Today’s launch of the Falcon Heavy rocket, designed and manufactured by Space-X, is what space history curator Tom Lassman describes as “next generation” rocketry, but with roots in the 1960s “Space Age” and technology that helped bring Apollo 11 to the Moon.
Today, the Apollo 11 Command Module Columbia will go on display at Space Center Houston, the first of four stops in the national tour Destination Moon: The Apollo 11 Mission. This is the first time the Command Module has left the nation’s capital since 1971. If you plan to see the Module in your city—the tour will travel to St. Louis, Pittsburgh, and Seattle over the next two years—we have an excellent way to prepare. Or if you’re looking to dive into Apollo history on the comfort of your own couch, we also have you covered.
When the Museum’s Apollo Lunar Module (LM-2) moved to a prominent place in our Boeing Milestones of Flight Hall last year, it was an opportunity for us to examine the artifact in fine detail. We spared no effort to preserve, refurbish, and document the iconic object before it went on display in our central gallery in 2016. With careful research and close examination of photography from the Apollo 11 mission, we have been able to refine the accuracy of the external appearance of our LM-2 to more and more closely represent the appearance of LM-5 (Eagle) on the Moon.
On April 7, 2017, New Horizons entered a 157-day-long hibernation. New Horizons is an interplanetary space probe and is NASA’s first mission to Pluto and the Kuiper Belt. After operating steadily for almost two and a half years, the spacecraft and its systems deserve this much-needed break.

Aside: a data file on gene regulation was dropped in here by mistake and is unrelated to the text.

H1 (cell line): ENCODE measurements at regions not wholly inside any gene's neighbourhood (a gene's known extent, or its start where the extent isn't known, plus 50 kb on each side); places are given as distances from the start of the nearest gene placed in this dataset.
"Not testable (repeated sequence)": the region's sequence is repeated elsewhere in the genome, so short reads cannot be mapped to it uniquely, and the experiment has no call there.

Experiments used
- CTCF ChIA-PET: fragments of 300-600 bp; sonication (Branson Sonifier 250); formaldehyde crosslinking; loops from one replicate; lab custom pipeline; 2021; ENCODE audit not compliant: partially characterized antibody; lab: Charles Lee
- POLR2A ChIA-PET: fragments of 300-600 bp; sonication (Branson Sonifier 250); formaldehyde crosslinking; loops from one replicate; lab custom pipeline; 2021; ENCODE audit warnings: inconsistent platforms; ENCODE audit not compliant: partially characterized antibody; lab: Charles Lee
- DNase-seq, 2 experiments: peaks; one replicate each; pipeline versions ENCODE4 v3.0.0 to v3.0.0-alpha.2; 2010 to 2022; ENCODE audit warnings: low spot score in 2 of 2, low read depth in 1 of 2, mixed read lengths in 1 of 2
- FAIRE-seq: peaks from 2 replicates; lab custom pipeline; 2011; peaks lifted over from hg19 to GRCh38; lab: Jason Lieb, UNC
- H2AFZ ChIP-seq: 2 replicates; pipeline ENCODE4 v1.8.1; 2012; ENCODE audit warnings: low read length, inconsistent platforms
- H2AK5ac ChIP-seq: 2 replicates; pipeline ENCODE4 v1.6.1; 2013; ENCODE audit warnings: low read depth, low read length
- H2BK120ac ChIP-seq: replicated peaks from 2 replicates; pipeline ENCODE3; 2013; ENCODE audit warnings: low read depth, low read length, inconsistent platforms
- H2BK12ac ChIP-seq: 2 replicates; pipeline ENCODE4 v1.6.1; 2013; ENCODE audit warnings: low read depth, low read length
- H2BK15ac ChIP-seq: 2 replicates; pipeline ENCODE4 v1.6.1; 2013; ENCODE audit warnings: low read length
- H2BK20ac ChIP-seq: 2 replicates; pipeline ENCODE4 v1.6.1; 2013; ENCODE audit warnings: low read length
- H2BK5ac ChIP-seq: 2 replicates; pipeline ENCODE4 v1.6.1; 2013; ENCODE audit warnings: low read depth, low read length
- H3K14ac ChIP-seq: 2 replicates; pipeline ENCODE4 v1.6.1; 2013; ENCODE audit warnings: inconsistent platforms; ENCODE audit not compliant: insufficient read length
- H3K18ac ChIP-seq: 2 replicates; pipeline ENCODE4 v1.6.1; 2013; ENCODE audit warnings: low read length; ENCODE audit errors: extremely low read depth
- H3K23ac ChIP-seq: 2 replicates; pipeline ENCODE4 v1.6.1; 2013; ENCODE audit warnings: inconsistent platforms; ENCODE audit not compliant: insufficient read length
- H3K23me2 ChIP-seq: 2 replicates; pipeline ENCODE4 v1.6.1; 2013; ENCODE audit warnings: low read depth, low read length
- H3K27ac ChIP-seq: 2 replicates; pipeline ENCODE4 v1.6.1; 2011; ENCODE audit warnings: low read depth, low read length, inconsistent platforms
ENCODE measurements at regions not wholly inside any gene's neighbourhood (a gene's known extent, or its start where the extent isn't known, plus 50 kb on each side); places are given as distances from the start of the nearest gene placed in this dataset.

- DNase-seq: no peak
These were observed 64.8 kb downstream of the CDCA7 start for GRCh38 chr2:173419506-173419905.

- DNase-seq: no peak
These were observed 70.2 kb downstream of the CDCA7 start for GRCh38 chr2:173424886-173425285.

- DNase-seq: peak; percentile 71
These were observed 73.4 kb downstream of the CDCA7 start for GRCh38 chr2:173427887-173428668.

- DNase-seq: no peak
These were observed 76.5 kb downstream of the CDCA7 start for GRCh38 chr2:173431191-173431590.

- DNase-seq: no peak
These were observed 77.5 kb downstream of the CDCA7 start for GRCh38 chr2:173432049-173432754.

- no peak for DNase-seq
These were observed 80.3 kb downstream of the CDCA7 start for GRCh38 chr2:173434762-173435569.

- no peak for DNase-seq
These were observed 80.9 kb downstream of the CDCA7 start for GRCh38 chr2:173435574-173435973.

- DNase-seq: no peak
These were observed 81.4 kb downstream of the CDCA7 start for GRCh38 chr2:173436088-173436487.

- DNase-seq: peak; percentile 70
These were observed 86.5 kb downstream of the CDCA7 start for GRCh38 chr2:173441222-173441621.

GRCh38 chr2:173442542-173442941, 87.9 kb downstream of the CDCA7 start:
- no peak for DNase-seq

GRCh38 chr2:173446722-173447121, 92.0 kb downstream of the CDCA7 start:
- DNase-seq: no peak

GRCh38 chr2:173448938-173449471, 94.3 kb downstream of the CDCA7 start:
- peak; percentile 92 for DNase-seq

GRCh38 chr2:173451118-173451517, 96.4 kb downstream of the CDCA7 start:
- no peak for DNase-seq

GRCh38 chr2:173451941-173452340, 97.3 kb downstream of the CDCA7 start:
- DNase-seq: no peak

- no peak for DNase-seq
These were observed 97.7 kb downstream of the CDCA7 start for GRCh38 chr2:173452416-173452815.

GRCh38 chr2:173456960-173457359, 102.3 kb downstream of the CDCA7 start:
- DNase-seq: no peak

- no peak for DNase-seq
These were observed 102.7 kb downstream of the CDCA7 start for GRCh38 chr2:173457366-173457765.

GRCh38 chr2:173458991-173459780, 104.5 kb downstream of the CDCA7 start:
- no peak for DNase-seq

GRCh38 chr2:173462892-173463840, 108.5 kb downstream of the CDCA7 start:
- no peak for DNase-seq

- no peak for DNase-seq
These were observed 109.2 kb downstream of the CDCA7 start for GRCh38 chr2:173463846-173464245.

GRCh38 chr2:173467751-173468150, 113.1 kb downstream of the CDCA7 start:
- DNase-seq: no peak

The Cassini spacecraft has spent almost 13 years exploring the beautiful giant planet Saturn and its amazingly diverse moons. Cassini’s mission will end in September when it plunges into Saturn’s atmosphere, but it will leave behind a wealth of knowledge and wonder.
We recently took new photographs of the Mercury Friendship 7 spacecraft following its conservation. This is the same spacecraft that John Glenn piloted into Earth orbit, an American first. The images reveal details of the spacecraft that can be easy to overlook when taking the capsule in as a whole. Are you able to pinpoint the circles in the capsule's heat sheild where NASA extracted samples to test durability? Or what about the eye chart inside the capsule that John Glenn was asked to use to test his vision?
Those of us from the Washington, DC region recognize that phrase whenever we ride the Washington Metro. That recorded voice is typically followed by another stern voice, “STAND CLEAR OF THE DOORS!” It doesn’t seem to do much good; there are always one or two passengers who insist on standing in front of the doors, blocking the way for those who wish to get on or off.
Many are familiar with images of Neil Armstrong and Buzz Aldrin standing beside the Lunar Module (LM) Eagle during the historic Apollo 11 Moon landing. The story of how the LM was developed and tested is a little less familiar. Here are six highlights from a recent talk.
The Museum’s Lunar Module LM-2 represents a dilemma, at least for the current generation of Smithsonian curators and conservators. What stages of its history are most important, and how should it to be presented to the public?
I recently shared that we uncovered handwritten notes and markings inside the Apollo 11 Command Module Columbia—the spacecraft that carried astronauts Armstrong, Collins, and Aldrin into lunar orbit and home on their historic voyage of July 1969. As part of our collaboration with the Smithsonian’s Digitization Program Office to create a detailed 3D model of the spacecraft, we had access to previously inaccessible areas for the first time in many years. We found notes written on a number of locker doors and even a small calendar used to check off days of the mission. We did our best to imagine the circumstances surrounding the creation of these markings. In the weeks that have passed, I have been working with an extraordinary team of experts to see what we can learn about each of the markings we documented, especially the more technical numerical entries. Today, we are posting the Apollo Flight Journal (AFJ) website, a detailed account of all the information we’ve gathered so far.